By Matthew Bryza
Thursday August 16, 2018
President Trump and Turkey’s president, Recep Tayyip Erdogan, at the NATO summit in Brussels in July. (Olivier Hoslet/EPA-EFE)
President Trump’s decision to double steel and aluminum tariffs on Turkey — and reports that broader sanctions are being considered — mark a dangerous escalation.
This was an unprecedented hostile act against a NATO ally, timed to inflict maximum damage. Turkey is already struggling to stem the collapse of its currency, and Trump announced the tariffs precisely when Turkey’s minister of finance was delivering a crucial speech outlining his government’s plan for managing the country’s economic crisis.
What’s more, these “large sanctions,” as Trump has described them, essentially blew up a delicate negotiating process between Ankara and Washington that was on the verge of success. An agreement was within reach, according to which Turkey would have freed American Pastor Andrew Brunson from house arrest. But Trump apparently lost patience and decided to turn up the heat rather than negotiate to a successful conclusion, resorting to what President Recep Tayyip Erdogan has termed “economic warfare.”
By publicly backing the Turkish leader into a corner, Trump has made it significantly more difficult for Erdogan to agree to Brunson’s release. Indeed, Erdogan’s defiant stance is the only thing he has done in recent years that enjoys virtually unanimous support across Turkey’s political spectrum. And, by trying to damage the already-fragile Turkish economy, the U.S. president is kicking a friend when he is down. It seems the White House has decided to give up on Turkey as an ally.
Abandoning Turkey now would weaken NATO, forfeit U.S. influence in the Middle East and threaten the coalition whose fight against ISIS is far from finished. Recent reports suggest that the terrorist network is trying to make a serious comeback.
It could also drive Turkey into the arms of Russia, whose strategic goal in the region has long been to drive a wedge between Turkey and the rest of NATO, especially with Washington. A top Kremlin adviser has openly admitted this.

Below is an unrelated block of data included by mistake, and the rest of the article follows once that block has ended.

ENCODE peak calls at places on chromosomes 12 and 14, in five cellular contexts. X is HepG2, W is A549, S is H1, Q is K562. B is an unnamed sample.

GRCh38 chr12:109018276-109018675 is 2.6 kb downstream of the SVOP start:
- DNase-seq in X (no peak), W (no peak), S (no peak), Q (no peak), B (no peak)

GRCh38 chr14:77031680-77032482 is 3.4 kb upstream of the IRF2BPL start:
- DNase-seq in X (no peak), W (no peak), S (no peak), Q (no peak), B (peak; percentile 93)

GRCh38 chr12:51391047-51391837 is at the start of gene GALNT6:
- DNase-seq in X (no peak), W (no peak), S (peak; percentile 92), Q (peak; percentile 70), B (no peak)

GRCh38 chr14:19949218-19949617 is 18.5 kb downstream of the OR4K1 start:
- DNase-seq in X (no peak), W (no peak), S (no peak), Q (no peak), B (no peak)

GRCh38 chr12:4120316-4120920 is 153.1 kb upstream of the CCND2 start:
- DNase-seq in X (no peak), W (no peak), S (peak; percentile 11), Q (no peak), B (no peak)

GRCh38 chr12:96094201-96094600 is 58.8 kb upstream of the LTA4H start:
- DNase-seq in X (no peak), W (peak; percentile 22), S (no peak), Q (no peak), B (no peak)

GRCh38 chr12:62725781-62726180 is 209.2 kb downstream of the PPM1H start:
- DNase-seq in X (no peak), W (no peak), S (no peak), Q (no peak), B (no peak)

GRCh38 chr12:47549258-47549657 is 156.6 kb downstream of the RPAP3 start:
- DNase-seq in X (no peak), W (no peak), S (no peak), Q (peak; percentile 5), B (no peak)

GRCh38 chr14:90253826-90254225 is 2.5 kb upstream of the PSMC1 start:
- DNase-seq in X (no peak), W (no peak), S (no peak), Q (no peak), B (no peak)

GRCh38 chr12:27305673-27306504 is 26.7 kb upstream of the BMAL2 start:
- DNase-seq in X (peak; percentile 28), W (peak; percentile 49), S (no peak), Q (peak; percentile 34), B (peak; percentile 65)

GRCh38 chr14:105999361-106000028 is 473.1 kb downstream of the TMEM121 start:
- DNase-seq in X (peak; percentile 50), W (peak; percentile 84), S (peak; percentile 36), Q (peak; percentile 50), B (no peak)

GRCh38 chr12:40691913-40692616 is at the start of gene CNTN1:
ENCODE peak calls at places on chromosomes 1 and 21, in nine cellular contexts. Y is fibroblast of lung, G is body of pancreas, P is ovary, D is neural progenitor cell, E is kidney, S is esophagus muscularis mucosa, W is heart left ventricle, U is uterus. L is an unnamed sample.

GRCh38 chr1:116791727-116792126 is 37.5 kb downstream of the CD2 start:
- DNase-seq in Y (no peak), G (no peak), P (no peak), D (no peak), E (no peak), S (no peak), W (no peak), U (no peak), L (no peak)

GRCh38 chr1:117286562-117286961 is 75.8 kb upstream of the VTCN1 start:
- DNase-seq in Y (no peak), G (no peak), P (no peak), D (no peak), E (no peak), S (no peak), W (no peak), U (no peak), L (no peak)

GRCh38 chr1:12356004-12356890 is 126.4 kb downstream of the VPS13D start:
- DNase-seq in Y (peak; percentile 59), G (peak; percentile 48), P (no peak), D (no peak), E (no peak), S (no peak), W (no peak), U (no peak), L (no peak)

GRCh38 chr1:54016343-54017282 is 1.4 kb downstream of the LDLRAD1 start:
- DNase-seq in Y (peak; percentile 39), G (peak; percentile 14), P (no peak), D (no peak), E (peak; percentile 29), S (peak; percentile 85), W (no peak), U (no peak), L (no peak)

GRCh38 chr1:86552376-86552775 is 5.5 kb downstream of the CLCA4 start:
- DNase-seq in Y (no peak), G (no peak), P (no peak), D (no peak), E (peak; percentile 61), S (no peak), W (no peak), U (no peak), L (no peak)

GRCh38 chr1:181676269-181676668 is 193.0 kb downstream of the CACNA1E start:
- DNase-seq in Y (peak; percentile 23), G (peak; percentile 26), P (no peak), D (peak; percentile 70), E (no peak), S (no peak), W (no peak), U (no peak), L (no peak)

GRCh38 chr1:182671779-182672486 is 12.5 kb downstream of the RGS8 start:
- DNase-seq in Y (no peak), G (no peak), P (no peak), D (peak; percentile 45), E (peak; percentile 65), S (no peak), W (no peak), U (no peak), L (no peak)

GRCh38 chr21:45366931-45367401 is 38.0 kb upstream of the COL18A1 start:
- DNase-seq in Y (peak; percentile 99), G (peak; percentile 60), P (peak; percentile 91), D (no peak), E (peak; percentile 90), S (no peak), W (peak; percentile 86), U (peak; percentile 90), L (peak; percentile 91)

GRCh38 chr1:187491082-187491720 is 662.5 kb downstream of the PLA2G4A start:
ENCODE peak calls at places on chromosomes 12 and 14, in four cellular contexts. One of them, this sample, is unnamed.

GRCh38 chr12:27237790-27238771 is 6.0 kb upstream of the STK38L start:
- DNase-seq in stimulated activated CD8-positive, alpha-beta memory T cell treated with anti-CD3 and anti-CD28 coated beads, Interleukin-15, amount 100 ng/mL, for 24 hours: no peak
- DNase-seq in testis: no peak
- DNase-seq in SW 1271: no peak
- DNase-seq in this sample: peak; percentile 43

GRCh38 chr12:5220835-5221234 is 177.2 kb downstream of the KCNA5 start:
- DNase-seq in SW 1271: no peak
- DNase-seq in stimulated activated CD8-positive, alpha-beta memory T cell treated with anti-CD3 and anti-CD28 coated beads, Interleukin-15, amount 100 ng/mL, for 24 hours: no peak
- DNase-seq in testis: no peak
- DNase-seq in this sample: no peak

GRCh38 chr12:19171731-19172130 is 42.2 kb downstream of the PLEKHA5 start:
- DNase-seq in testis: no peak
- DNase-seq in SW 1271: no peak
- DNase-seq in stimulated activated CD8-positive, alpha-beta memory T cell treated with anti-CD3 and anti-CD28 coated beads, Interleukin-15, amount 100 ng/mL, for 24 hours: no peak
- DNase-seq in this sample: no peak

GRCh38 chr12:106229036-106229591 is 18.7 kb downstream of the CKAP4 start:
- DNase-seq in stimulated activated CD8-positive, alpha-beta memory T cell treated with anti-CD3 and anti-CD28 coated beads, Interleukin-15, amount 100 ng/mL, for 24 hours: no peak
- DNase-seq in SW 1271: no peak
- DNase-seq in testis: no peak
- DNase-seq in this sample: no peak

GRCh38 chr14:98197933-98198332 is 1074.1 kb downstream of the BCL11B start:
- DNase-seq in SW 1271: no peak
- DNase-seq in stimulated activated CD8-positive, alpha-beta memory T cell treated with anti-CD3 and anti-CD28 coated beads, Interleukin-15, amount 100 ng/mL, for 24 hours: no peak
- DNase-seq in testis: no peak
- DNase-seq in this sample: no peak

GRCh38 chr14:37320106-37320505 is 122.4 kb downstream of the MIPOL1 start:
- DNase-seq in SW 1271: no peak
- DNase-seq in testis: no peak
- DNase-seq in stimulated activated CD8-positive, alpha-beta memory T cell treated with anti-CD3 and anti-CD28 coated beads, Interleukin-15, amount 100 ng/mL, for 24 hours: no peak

While the U.S. alliance with Turkey has been central to our Middle East strategy since the Truman administration, the Russians are working overtime to change this power balance.
Moscow wants a Middle East with a diminished Western presence. Key to Putin’s approach is sidelining the United States and empowering Iran. Casting Turkey loose now would give the Kremlin exactly what it wants and make it impossible to pursue diplomatic solutions in Syria and Iraq.
Let’s remember: The United States has a lot at stake in the future of Turkey.
Take Turkey’s Incirlik Air Base as an example. It is the most important overseas military base that most Americans have probably never heard of. As a diplomat who spent 13 of my 23 years in the U.S. Foreign Service covering the region, I have seen how indispensable the base is.
It has been ground zero for the war on ISIS. Strike missions flying out of the base dropped on average 180 bombs a day on ISIS targets at the peak of the fight against the terrorist group. Congress reaffirmed Incirlik’s importance to U.S. national security in December when it approved more than $48 million in upgrades to the base.
The base is crucial. While ISIS is on the retreat, the war is far from over. The group is breaking up into new and dangerous pieces.
Alarming new reports suggest that ISIS fighters have gone into hiding near Damascus and in Syria’s northwest region of Idlib, on the border with Turkey, and are awaiting orders. Others have defected to al-Qaeda’s branch in Syria, which has been gaining strength while ISIS fighters have scattered.
More generally, U.S. national interests in the Middle East will be far better served by partnering with a NATO ally that borders Syria, Iraq and Iran, rather than by crippling that country’s struggling economy. Moreover, if Turkey’s economy were to collapse, the U.S.’s vital strategic interests would eventually and inevitably drive it to help pick up the economic pieces
Matthew Bryza is a nonresident senior fellow at the Atlantic Council and worked on Turkey policy at the National Security Council and State Department.
This article was originally published in The Washington Post